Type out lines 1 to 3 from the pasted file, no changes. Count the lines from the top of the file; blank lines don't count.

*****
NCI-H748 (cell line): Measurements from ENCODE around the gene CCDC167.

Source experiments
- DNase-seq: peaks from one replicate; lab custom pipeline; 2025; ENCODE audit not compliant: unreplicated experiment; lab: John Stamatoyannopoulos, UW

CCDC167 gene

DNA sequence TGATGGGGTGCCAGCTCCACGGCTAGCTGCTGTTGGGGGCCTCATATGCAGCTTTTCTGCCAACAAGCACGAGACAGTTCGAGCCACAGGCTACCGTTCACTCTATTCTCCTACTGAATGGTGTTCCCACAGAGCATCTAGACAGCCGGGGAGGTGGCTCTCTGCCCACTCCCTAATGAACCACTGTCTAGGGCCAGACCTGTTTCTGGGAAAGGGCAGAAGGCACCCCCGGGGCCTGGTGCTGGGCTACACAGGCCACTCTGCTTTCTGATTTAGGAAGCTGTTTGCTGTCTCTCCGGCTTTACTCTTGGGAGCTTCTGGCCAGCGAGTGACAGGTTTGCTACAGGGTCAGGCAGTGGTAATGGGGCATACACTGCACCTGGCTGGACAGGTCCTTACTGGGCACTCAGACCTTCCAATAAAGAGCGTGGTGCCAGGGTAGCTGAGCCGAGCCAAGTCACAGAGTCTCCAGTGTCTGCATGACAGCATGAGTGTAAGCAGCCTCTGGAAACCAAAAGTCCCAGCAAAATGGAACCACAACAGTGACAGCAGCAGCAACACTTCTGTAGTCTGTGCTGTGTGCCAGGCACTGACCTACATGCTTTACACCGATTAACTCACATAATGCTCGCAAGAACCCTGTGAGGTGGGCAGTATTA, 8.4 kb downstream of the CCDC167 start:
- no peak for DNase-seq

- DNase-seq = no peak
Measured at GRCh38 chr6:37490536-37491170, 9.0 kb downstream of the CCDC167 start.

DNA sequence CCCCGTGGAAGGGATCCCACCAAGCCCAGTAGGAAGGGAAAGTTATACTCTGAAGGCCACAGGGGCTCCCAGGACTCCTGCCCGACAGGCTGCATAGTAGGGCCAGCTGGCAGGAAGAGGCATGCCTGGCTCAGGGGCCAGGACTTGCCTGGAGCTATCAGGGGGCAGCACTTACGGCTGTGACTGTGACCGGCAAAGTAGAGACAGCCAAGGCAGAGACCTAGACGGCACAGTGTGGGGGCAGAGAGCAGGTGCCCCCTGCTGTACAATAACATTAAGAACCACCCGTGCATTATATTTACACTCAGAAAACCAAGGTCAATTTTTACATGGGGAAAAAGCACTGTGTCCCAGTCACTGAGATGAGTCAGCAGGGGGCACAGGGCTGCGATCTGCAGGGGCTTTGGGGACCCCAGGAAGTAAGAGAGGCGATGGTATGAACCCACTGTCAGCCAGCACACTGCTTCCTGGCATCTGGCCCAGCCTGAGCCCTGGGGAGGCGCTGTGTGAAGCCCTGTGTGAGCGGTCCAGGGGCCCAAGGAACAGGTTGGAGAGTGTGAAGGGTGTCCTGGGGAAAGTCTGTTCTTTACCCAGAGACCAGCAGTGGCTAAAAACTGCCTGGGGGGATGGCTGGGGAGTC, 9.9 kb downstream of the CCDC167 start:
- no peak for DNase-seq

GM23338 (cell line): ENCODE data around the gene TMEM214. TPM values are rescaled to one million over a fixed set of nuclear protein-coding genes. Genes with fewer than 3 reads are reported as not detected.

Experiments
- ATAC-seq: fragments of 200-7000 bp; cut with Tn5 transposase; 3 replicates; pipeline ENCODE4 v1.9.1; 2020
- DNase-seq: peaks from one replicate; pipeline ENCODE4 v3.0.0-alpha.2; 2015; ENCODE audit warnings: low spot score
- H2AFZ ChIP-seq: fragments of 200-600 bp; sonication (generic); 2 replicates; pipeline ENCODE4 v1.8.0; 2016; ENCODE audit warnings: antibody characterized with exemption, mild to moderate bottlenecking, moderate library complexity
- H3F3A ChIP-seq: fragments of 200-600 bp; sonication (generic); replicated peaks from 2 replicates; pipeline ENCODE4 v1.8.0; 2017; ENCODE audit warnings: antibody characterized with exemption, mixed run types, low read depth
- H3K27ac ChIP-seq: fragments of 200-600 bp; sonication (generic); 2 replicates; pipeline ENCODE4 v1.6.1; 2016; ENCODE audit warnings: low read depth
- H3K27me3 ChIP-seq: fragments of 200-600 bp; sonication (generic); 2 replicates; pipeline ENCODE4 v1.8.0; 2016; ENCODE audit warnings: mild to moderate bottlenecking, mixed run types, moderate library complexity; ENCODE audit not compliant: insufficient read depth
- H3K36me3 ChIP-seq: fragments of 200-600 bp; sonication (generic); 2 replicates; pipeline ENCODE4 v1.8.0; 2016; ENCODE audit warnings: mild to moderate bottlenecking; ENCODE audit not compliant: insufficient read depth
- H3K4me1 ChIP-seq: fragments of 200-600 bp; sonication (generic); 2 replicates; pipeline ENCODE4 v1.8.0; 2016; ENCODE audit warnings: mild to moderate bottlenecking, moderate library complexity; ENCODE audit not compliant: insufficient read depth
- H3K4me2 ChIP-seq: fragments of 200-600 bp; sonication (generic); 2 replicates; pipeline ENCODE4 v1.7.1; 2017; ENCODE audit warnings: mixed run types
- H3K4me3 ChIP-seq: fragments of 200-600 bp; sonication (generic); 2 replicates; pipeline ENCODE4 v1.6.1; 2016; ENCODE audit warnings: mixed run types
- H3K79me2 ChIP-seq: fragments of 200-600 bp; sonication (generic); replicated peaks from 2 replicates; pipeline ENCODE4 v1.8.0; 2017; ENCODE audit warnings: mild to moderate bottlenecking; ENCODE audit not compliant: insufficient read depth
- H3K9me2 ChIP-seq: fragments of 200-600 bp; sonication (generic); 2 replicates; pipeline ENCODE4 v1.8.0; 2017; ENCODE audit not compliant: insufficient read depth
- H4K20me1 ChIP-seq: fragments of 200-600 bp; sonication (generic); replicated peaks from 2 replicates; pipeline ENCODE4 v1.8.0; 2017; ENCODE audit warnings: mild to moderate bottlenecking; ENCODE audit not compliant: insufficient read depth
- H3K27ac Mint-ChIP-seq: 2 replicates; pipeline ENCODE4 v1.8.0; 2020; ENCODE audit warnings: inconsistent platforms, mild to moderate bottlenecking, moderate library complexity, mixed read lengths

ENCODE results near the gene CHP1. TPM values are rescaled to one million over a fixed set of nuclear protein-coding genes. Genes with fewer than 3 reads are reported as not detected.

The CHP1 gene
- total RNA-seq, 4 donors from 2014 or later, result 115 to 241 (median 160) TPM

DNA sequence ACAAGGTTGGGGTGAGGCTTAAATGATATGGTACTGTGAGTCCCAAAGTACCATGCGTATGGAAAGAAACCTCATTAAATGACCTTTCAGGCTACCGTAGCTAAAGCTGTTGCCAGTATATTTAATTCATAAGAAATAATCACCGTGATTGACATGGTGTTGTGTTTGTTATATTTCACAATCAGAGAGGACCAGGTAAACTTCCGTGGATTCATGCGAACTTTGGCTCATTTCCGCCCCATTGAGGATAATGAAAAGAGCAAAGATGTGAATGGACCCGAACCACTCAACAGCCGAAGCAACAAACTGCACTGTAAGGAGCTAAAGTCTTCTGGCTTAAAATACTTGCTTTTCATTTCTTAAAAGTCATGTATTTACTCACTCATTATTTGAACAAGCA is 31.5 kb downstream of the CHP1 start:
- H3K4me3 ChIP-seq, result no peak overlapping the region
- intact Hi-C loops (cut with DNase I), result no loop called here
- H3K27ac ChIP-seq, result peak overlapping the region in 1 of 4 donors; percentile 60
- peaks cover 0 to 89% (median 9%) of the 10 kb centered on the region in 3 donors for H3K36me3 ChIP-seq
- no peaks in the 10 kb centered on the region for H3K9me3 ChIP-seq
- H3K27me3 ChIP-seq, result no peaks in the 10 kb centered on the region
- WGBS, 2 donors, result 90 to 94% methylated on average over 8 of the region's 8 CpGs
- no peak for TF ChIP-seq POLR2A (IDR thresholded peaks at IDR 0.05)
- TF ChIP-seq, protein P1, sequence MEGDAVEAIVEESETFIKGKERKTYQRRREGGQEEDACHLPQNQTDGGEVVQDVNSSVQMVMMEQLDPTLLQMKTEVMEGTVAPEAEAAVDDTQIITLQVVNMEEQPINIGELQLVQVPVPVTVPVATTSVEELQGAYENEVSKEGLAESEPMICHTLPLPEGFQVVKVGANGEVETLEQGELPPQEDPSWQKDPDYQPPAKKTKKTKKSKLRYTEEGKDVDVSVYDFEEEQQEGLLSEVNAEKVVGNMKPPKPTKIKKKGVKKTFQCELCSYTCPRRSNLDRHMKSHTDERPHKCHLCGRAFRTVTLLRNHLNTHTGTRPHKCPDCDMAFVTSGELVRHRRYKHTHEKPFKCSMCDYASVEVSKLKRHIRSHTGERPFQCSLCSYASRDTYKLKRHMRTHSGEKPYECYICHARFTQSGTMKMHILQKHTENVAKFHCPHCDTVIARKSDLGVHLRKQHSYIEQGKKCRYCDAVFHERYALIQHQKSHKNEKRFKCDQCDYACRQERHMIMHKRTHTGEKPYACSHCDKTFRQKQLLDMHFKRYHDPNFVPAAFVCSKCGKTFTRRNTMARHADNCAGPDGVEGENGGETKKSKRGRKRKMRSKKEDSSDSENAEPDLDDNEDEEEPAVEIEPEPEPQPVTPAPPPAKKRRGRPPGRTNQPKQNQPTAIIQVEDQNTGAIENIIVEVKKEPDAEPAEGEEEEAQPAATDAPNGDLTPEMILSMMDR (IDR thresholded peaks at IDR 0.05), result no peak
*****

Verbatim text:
NCI-H748 (cell line): Measurements from ENCODE around the gene CCDC167.

Source experiments
- DNase-seq: peaks from one replicate; lab custom pipeline; 2025; ENCODE audit not compliant: unreplicated experiment; lab: John Stamatoyannopoulos, UW